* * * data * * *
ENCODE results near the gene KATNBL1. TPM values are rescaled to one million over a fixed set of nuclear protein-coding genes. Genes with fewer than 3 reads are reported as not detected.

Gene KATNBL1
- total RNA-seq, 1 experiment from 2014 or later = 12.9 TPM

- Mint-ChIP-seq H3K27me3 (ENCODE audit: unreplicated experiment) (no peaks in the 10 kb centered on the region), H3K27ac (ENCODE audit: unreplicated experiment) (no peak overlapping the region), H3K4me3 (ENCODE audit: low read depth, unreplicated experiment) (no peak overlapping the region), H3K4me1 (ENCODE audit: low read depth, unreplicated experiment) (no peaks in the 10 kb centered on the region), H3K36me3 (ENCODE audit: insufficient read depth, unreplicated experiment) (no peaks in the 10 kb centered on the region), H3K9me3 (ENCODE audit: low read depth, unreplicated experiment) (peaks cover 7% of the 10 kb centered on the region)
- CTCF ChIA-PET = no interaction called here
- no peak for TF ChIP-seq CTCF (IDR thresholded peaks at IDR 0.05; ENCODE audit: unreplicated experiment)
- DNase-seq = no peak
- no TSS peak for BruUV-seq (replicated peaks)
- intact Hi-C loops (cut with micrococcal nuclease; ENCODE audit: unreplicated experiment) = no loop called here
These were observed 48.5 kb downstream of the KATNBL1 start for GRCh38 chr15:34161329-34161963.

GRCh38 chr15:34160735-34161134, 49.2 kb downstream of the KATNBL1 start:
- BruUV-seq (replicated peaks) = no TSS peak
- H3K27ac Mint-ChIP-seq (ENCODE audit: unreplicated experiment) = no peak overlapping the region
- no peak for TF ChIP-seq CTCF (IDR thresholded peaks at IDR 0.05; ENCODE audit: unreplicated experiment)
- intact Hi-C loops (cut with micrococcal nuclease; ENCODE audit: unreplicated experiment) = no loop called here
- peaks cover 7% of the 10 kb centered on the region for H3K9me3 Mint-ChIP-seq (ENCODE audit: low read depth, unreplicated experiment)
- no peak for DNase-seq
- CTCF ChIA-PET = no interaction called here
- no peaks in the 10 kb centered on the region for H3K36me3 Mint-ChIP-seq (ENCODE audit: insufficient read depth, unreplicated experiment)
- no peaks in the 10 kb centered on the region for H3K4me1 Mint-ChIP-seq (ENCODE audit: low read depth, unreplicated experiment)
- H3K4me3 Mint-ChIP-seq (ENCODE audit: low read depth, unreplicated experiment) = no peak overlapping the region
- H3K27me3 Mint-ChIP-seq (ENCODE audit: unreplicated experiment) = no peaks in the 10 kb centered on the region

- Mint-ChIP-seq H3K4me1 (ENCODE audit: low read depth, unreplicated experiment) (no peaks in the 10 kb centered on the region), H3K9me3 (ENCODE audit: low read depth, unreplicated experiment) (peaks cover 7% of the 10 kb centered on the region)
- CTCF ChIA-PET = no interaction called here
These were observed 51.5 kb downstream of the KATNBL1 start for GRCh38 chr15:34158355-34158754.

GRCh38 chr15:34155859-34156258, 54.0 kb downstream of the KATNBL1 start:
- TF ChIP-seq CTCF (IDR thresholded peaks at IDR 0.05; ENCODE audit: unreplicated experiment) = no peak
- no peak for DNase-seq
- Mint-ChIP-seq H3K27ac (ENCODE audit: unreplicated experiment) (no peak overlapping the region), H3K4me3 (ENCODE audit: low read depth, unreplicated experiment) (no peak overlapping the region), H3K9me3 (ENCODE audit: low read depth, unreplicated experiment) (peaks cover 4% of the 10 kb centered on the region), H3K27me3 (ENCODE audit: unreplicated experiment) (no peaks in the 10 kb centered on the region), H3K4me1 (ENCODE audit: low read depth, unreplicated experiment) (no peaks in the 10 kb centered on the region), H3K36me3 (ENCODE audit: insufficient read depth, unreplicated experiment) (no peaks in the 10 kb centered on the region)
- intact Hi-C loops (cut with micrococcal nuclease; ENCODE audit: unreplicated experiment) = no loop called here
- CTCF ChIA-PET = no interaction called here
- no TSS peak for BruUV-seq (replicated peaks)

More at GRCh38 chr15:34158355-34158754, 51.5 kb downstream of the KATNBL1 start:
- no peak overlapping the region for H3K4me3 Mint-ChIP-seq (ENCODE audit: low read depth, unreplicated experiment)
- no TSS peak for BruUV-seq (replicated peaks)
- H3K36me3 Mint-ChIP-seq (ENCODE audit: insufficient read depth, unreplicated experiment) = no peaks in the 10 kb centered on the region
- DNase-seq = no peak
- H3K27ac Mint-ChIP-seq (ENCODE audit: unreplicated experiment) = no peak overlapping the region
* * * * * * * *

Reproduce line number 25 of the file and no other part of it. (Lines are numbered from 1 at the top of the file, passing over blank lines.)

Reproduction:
These were observed 51.5 kb downstream of the KATNBL1 start for GRCh38 chr15:34158355-34158754.